Massachusetts, 1911. This was a grim time for hemp and cannabis cultivation. Despite several thousand generations of a healthy symbiotic relationship with these highly versatile plants, our attitude towards them suddenly started to shift. The reasons were unfortunately lacking in any underlying morality or scientific backing, but after Massachusetts made cannabis illegal to protect private interests in certain industries, every state and surrounding nations began to follow suit.
Cannabis prohibition at state levels progressed from 1911 to 1929 in the US, with Canada and Mexico also implementing prohibition in the same period, but at the federal levels first. Oddly enough, with our stance on cannabis today serving as sharp contrast, Canada and Mexico beat the US by several years in making cannabis and hemp illegal at the federal level in the early to mid 1920s.
Thankfully however, cannabis held a special place in the hearts and minds of a dedicated few who keenly understood that such a long history of cannabis use around the world must have served a special purpose for us – spawning pockets of researchers all over the world to dedicate their lives to decoding the cannabis code, despite lack of funding and legal challenges.
Thanks to these few, there are now over 20,000+ peer reviewed studies focused around the medical and agricultural benefits of cannabis, including thousands of human trials and anecdotal evidence about its ability to help heal various metabolic and neurological diseases. These studies have not just confined themselves to North America, but have been conducted globally across dozens of countries, over several decades – most notably in Israel from the 1980s onward.
With all this groundwork laid, what have we learned? Well, a lot, to say the least. But let’s focus on one compound specifically – CBD. Out of all the other medically useful compounds found in cannabis, it has so far proven to be the compound with the most medicinal applications and the lowest risk factors.
What is CBD?
Cannabidiol (CBD), is a phytocannabinoid derived from the cannabis and hemp plants that mimics anandamide – the body’s internal anti-inflammatory and immune regulating CB2 modulator found in the human endocannabinoid system.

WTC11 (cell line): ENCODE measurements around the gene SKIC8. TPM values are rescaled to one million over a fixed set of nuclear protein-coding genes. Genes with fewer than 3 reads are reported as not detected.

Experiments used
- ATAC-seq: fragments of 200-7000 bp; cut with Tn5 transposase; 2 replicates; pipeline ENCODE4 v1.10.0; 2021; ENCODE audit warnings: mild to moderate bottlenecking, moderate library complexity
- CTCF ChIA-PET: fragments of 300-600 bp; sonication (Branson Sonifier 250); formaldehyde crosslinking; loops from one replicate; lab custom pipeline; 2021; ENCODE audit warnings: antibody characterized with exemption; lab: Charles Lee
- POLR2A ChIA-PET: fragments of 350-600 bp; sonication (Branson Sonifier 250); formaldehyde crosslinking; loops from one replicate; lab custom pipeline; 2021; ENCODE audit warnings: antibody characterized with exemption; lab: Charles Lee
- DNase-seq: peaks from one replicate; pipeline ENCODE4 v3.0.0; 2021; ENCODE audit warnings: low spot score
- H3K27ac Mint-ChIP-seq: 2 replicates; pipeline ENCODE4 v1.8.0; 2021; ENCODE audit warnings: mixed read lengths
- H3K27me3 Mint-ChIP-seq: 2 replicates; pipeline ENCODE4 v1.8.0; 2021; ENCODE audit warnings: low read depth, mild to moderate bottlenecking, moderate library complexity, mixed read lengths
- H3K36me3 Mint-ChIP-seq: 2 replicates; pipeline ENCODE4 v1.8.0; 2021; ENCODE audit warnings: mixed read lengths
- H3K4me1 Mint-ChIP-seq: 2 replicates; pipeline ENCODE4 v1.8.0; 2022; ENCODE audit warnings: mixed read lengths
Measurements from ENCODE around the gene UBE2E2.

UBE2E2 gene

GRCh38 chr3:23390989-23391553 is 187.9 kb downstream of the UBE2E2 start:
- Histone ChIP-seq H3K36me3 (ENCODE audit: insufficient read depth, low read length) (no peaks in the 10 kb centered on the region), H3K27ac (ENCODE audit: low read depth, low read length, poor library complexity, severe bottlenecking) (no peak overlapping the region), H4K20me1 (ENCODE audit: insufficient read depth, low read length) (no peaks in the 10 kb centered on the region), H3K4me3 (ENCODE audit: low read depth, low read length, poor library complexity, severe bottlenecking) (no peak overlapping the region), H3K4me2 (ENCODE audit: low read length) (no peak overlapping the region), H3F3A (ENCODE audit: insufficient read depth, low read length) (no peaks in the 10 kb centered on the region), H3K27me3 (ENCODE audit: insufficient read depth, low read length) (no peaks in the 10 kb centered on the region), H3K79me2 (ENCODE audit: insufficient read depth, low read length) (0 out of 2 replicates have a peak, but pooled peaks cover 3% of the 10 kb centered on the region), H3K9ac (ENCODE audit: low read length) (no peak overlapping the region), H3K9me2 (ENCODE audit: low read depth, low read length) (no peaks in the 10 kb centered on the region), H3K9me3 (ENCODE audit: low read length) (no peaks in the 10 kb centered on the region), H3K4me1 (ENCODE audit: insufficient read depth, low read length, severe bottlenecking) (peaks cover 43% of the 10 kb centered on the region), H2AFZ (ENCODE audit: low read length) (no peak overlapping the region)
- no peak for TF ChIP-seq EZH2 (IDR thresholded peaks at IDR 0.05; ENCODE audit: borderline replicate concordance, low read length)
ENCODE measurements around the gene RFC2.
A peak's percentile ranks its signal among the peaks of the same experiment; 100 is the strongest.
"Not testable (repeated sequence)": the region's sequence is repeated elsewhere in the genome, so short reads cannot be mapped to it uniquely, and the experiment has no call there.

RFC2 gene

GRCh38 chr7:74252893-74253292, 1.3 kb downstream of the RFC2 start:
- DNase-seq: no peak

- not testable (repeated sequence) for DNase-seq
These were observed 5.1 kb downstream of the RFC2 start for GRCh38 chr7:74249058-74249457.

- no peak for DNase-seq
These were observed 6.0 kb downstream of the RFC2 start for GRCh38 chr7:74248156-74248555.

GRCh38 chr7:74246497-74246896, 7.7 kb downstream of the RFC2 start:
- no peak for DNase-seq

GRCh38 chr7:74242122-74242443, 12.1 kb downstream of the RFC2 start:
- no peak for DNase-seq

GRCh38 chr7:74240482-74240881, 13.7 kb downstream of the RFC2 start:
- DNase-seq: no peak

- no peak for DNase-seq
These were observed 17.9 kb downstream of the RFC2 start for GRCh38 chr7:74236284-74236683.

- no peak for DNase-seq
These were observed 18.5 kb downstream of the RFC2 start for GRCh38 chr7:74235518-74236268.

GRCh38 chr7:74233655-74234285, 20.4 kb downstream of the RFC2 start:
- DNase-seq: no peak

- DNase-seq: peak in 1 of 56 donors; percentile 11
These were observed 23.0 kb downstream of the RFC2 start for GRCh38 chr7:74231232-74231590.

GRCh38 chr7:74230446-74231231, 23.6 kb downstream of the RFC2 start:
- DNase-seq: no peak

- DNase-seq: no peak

Side note – According to world renowned endocannabinoid expert Dr. Rachel Knox, MD, of Portland, Oregon, the endocannabinoid system is the key system involved in all detectable metabolic diseases known to modern medicine. Everything from heart disease, to type 1 and 2 diabetes, to neurological disorders, all have their roots in CB1 and CB2 receptor dysfunctions whether they be upregulation based or downregulation based.
Contrary to popular belief, CBD is not produced by cannabis or hemp plants, but rather is derived from them. CBD is derived from Cannabidiol Acid (CBDA) via the process of decarboxylation. This process is a thermo-chemical reaction that removes an acidic carboxyl group from a molecule, evaporating it into CO2, leaving behind an activated molecule able to interact with the cabron within organic cells such as our own, right down to the chromosome level.
How does CBD work?
As referenced above, CBD mimics anandamide, which regulates our body’s nervous and immune systems.
To date, across thousands of peer reviewed studies world wide, CBD has been proven to be an effective antioxidant, antispastic, anti inflammatory, as well as a strong neuroprotective molecule. The best part, CBD is non-psychoactive which means it isn’t required for an individual to be high in order for them to be sufficiently medicated.
CBD on it’s own however is not as effective if a person’s diet isn’t rich in healthy fats. The reason for this is that CBD is a fat soluble phytocannabinoid. Combining CBD with healthy fats, high fat meals, and high fat drinks that are rich in Omega-3 DHA and EPA has a dramatic impact on the absorption of CBD and other cannabinoids.
CBD sprays bound with oils for example, have shown significant promise in helping patients undergoing chemo to help to control vomiting and systemic inflammation resulting from the cell damage chemo causes, because the fatty oils allow it to better be absorbed into the body. If combined with a low amount of THC, hunger is also stimulated, enabling patients to maintain a healthy diet in order to recover much more rapidly and with fewer nutritional deficiencies.
The same is true for practically any other form of ingestion via tincture or spray, or edible.
It should be noted that there is a difference of effect between ingesting CBD and smoking it. Smoking is a much more rapid onset, as it can be absorbed directly into the bloodstream via the lungs making that method more ideal for rapid onset neurological disorders like epilepsy. The drawback is smoking CBD has a shorter duration of effect, meaning it doesn’t last as long since the liver begins to break it down almost immediately. Ingesting is the opposite. The onset is slower as the CBD is absorbed through the digestive tract, but the effects last longer due to the slow absorption rate. Ingesting is more ideal for more chronic conditions such as auto-immune disorders and inflammatory conditions.
This concludes our first installment of this month’s four-part CBD series. We hope you are benefitting from the information here so far! We gathered a great deal of reference material which we’ve included below should you want to dive deeper into CBD before our next installment. See you soon with part two!
Medical and educational references used for this series